N2 - In 2015 http://wordsinplace.net was launched by literature, geography, media and culture researchers Toby Davidson, Donna Houston, John Potts, Ian Collinson, Steve Collins. It combines field research with Google Maps technology to reveal, for the first time, the spread of old and new commemorative sites of Australian literature in Sydney, Melbourne and Canberra. Previous maps, such as Monument Australia and the Cultural Atlas of Australia, have not included sites of literary commemoration. The present essays by Toby Davidson, Donna Houston contribute to an emergent field of international scholarship within the humanities interested space, place and the geo and digital humanities. The project provides a fresh basis for comparative scholarship with international literary maps and placemaking – including, for example, Franco Moretti’s Atlas of the European Novel 1800-1900 (1998) to David Cooper et al’s Literary Mapping in the Digital Age (2016).Drawing on the findings of the 'Words in Place' project, this paper argues that while forms of literary commemoration in Australia have diversified and have been incorporated into creative place-making strategies, the representation of authors represents the ongoing enactment of white settler colonialism in public spaces. Where non-Anglo and Indigenous authors are represented in place, they tend to be in mediated spaces such as writers’ walks rather than in dedicated, stand-alone sites. More recent material representations of Australian writers in creative place-making has seen a shift away from a focus on the writer to a focus on writing – where textual inscriptions become forms of public art. We argue that this has created opportunities for more living writers to be publically commemorated than ever before, enabling literary representation in creative place-making to more accurately reflect Australia’s multicultural pasts and present.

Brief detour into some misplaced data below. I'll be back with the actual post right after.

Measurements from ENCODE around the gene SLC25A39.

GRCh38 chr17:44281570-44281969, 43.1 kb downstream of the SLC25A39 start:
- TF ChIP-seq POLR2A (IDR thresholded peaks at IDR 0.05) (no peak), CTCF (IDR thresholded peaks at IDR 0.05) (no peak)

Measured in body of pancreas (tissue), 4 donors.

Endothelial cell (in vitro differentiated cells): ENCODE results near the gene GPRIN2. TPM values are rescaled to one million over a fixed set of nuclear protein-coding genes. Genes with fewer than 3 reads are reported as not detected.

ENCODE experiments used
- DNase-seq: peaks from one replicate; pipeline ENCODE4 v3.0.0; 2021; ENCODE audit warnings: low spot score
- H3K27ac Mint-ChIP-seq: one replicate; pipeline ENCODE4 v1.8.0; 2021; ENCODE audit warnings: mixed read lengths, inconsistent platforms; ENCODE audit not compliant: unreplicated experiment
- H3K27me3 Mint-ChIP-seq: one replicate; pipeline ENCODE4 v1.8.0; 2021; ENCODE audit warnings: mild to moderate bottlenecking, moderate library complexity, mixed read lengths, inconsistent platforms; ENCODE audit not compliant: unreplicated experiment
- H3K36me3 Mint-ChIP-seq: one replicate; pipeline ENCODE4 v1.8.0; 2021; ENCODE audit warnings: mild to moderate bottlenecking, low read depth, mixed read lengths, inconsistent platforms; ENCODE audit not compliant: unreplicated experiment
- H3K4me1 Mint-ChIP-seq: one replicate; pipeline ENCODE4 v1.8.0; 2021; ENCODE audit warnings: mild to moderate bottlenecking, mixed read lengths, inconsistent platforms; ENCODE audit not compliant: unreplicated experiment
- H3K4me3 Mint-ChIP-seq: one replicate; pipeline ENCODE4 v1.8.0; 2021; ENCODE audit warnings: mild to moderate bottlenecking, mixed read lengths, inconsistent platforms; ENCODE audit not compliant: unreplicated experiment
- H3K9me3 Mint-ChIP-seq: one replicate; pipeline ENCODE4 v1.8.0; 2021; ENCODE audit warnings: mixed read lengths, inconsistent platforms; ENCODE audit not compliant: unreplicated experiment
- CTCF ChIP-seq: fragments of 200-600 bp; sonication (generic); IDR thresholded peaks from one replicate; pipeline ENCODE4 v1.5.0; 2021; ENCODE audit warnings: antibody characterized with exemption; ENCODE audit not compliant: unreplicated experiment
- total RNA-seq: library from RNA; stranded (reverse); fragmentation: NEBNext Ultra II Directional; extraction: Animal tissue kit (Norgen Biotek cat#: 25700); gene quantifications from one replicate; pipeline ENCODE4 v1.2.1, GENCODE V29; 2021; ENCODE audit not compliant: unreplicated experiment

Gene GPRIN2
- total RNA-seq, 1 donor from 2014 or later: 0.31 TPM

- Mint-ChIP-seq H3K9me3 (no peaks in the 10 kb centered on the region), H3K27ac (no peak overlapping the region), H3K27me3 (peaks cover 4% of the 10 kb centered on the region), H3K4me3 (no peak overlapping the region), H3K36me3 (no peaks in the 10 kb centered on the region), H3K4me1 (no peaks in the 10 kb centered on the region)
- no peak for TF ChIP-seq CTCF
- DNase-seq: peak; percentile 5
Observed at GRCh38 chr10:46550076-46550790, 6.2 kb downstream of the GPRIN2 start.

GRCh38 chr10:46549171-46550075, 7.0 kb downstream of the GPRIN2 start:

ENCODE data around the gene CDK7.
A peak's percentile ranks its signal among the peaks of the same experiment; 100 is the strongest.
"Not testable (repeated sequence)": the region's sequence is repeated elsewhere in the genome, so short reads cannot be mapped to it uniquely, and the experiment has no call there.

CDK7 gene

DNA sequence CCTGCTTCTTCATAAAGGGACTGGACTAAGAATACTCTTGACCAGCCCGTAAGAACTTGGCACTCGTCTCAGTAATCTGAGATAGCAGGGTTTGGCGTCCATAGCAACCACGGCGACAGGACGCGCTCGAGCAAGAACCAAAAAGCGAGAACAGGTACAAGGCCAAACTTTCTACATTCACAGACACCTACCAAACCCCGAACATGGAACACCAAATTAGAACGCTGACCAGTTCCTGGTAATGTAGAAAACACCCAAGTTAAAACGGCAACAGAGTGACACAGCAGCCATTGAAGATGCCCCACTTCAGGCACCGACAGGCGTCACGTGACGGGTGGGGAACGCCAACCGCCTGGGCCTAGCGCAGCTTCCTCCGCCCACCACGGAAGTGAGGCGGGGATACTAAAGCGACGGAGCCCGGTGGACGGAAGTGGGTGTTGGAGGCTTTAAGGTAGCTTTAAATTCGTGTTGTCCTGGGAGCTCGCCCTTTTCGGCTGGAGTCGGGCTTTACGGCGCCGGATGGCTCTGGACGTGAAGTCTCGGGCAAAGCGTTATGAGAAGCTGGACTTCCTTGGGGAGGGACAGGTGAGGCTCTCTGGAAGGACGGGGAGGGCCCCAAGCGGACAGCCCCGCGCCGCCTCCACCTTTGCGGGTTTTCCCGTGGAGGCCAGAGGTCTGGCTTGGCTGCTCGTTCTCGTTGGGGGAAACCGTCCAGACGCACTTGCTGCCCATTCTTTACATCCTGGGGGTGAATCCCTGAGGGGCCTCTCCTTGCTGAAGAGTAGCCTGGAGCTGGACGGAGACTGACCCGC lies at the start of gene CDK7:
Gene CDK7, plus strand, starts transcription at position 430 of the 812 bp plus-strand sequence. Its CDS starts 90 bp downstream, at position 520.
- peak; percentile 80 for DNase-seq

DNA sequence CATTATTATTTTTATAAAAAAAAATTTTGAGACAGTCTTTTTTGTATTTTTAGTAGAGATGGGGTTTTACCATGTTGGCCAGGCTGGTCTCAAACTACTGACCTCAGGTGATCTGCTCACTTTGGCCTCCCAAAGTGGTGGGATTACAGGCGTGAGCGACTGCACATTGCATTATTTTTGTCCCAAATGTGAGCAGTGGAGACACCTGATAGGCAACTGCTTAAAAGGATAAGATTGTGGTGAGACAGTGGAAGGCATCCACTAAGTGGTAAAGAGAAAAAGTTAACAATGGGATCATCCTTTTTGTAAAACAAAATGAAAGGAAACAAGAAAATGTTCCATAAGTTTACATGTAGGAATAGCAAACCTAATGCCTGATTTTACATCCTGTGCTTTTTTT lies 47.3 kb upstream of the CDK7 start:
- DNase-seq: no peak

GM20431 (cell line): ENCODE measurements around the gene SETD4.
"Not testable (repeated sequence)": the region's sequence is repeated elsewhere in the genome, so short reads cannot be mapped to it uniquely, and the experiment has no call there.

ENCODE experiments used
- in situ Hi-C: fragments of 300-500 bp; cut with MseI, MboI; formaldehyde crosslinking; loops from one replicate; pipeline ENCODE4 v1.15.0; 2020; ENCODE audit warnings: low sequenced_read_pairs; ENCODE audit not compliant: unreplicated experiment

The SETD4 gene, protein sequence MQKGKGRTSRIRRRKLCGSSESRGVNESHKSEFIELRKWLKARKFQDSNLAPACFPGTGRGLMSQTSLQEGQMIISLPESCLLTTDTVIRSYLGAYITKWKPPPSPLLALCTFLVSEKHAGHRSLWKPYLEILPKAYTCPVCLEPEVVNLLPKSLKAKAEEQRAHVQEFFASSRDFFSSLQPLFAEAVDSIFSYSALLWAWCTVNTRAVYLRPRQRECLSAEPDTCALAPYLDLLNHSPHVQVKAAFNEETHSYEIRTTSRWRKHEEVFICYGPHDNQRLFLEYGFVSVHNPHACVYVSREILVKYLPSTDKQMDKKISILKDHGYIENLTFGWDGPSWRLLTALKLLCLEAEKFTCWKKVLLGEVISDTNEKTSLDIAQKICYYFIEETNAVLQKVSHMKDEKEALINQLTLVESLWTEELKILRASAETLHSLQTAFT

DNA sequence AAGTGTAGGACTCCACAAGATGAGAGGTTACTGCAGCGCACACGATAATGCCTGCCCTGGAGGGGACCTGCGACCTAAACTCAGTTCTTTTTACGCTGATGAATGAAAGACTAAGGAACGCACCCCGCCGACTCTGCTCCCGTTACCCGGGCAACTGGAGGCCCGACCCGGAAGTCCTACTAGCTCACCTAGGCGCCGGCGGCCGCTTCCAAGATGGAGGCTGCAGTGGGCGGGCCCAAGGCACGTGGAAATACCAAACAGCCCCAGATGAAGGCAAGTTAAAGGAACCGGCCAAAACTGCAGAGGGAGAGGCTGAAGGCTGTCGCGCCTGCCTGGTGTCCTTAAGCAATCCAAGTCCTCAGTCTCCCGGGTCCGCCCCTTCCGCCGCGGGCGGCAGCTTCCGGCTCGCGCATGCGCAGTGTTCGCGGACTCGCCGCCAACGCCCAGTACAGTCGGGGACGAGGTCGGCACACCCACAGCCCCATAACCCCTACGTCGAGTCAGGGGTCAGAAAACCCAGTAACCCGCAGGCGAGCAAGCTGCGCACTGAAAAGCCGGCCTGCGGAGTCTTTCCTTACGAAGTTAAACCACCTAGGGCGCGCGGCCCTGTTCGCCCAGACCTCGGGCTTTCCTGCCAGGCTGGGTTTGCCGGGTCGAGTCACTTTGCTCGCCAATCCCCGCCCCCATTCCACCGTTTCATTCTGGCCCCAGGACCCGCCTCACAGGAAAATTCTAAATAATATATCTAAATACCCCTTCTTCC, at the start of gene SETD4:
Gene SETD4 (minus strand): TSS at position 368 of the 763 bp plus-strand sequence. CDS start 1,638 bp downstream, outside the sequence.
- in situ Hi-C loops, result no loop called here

AB - In 2015 http://wordsinplace.net was launched by literature, geography, media and culture researchers Toby Davidson, Donna Houston, John Potts, Ian Collinson, Steve Collins. It combines field research with Google Maps technology to reveal, for the first time, the spread of old and new commemorative sites of Australian literature in Sydney, Melbourne and Canberra. Previous maps, such as Monument Australia and the Cultural Atlas of Australia, have not included sites of literary commemoration. The present essays by Toby Davidson, Donna Houston contribute to an emergent field of international scholarship within the humanities interested space, place and the geo and digital humanities. The project provides a fresh basis for comparative scholarship with international literary maps and placemaking – including, for example, Franco Moretti’s Atlas of the European Novel 1800-1900 (1998) to David Cooper et al’s Literary Mapping in the Digital Age (2016).Drawing on the findings of the 'Words in Place' project, this paper argues that while forms of literary commemoration in Australia have diversified and have been incorporated into creative place-making strategies, the representation of authors represents the ongoing enactment of white settler colonialism in public spaces. Where non-Anglo and Indigenous authors are represented in place, they tend to be in mediated spaces such as writers’ walks rather than in dedicated, stand-alone sites. More recent material representations of Australian writers in creative place-making has seen a shift away from a focus on the writer to a focus on writing – where textual inscriptions become forms of public art. We argue that this has created opportunities for more living writers to be publically commemorated than ever before, enabling literary representation in creative place-making to more accurately reflect Australia’s multicultural pasts and present.

KW - map

KW - gap

KW - commemoration

KW - memory

KW - statue

KW - Cook

KW - Indigenous

KW - Said

KW - postcolonialism

M3 - Article

VL - 18

SP - 1

EP - 13

JO - Journal of the Association for the Study of Australian Literature

JF - Journal of the Association for the Study of Australian Literature

SN - 1833-6027

IS - 1

ER -